The first-ever large representative analysis of walnut intake and cognitive function found that eating just 13 grams walnuts a day improved memory performance on cognitive function tests, including those for memory, concentration and information processing speed.

In this study, participants included adults aged 20-59 as well as 60 and over. Lenore Arab, a doctor from David Geffen School of Medicine at University of California, Los Angeles, and co-researcher Alfonso Ang, also a doctor, found that participants with higher walnut consumption performed significantly better on a series of six cognitive tests.

Cognitive function was consistently greater in adult participants that consumed walnuts, regardless of age, gender or ethnicity."The analysis supports previous results of animal studies that have shown the neuroprotective benefit from eating walnuts and it is a realistic amount - 13 grams," Arab said.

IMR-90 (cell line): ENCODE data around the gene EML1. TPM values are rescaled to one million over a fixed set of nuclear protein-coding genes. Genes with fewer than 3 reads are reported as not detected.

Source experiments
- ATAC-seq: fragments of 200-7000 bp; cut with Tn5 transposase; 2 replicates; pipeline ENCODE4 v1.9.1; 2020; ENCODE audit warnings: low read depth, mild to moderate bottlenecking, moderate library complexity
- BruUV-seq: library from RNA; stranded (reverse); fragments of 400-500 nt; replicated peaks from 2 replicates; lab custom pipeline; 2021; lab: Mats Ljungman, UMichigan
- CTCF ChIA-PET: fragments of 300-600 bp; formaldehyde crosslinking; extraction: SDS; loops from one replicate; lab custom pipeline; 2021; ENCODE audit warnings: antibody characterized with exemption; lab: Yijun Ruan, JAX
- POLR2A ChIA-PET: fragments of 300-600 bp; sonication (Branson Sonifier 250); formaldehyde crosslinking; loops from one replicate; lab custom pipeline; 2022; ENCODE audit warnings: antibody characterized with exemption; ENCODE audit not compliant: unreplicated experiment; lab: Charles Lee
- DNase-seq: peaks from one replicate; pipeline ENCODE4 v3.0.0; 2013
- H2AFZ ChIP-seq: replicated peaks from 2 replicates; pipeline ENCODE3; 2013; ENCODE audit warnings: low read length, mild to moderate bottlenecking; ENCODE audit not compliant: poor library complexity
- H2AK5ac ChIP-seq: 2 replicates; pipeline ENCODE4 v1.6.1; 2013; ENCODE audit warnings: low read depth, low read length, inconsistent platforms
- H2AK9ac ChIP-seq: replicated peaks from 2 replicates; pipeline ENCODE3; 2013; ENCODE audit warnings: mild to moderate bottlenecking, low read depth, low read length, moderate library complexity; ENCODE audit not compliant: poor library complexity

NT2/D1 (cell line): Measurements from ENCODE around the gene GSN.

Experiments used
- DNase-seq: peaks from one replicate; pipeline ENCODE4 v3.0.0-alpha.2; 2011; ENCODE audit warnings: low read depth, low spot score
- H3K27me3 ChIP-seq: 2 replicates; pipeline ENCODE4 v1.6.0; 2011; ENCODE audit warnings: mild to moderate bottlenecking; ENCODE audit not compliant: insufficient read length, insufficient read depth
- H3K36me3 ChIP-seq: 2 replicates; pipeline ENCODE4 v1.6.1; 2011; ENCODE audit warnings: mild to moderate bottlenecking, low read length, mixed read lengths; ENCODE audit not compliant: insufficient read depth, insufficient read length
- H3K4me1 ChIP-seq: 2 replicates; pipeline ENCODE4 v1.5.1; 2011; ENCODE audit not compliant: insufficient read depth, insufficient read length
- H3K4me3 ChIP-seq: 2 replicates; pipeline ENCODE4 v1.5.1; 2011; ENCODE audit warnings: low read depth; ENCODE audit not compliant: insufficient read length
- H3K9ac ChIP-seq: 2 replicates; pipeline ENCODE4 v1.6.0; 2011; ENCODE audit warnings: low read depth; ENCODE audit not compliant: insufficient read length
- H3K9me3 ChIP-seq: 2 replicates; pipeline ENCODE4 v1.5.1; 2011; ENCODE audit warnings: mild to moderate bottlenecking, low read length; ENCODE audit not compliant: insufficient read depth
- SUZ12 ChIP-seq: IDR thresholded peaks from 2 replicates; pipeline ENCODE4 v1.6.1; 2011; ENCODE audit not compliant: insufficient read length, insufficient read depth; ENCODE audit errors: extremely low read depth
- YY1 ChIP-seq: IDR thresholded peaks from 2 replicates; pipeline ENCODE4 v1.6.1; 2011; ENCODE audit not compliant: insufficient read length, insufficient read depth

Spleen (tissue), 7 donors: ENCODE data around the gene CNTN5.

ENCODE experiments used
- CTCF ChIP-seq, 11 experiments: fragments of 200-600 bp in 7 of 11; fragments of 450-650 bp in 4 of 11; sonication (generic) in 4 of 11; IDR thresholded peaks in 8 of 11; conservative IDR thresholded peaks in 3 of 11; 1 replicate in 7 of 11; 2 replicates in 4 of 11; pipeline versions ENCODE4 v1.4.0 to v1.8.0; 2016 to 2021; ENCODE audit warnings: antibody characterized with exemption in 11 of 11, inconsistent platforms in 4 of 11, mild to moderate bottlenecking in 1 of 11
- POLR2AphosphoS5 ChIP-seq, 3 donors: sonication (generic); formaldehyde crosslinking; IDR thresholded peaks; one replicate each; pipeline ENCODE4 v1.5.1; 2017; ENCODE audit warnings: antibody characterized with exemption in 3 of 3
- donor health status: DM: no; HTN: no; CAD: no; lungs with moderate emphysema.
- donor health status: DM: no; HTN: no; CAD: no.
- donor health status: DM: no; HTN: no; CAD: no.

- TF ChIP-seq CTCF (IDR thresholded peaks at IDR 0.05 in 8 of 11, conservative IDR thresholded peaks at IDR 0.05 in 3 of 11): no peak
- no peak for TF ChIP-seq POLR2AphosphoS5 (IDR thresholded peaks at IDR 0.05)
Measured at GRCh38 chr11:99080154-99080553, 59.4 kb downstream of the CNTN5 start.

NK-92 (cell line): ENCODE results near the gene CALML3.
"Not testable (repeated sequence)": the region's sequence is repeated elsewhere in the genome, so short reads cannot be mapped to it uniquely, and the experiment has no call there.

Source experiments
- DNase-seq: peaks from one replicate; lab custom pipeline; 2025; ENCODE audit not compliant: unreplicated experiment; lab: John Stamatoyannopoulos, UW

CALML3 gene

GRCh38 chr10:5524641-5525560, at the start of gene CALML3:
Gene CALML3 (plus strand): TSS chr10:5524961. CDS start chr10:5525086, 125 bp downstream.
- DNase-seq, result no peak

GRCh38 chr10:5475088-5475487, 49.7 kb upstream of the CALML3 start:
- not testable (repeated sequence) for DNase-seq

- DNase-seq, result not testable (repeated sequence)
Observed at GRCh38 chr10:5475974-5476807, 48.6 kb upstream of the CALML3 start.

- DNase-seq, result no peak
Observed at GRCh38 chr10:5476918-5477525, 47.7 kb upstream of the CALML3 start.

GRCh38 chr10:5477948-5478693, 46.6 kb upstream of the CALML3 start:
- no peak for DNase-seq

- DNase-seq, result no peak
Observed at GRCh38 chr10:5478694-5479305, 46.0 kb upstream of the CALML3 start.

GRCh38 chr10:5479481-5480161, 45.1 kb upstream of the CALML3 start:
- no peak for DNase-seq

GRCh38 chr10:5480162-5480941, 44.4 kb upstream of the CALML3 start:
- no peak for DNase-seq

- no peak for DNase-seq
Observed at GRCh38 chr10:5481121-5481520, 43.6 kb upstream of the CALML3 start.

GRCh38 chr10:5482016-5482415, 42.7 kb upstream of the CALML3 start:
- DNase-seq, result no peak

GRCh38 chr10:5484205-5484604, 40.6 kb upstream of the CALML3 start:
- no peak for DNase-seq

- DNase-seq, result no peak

There are numerous possible active ingredients in walnuts that may be contributing factors in protecting cognitive functions. This includes the high antioxidant content of walnuts and the combination of numerous vitamins and minerals.

Walnuts also contain a significant source of alpha-linolenic acid (ALA), a plant-based omega-3 fatty acid with heart and brain-health benefits. It includes the possible beneficial effects of slowing or preventing the progression of Alzheimer's disease.

According to a 2012 World Health Organisation (WHO) article, the estimated number of new cases of dementia each year worldwide is nearly 7.7 million and the number of people living with dementia worldwide is estimated at 35.6 million. This number is predicted to double by 2030 and more than triple by 2050.

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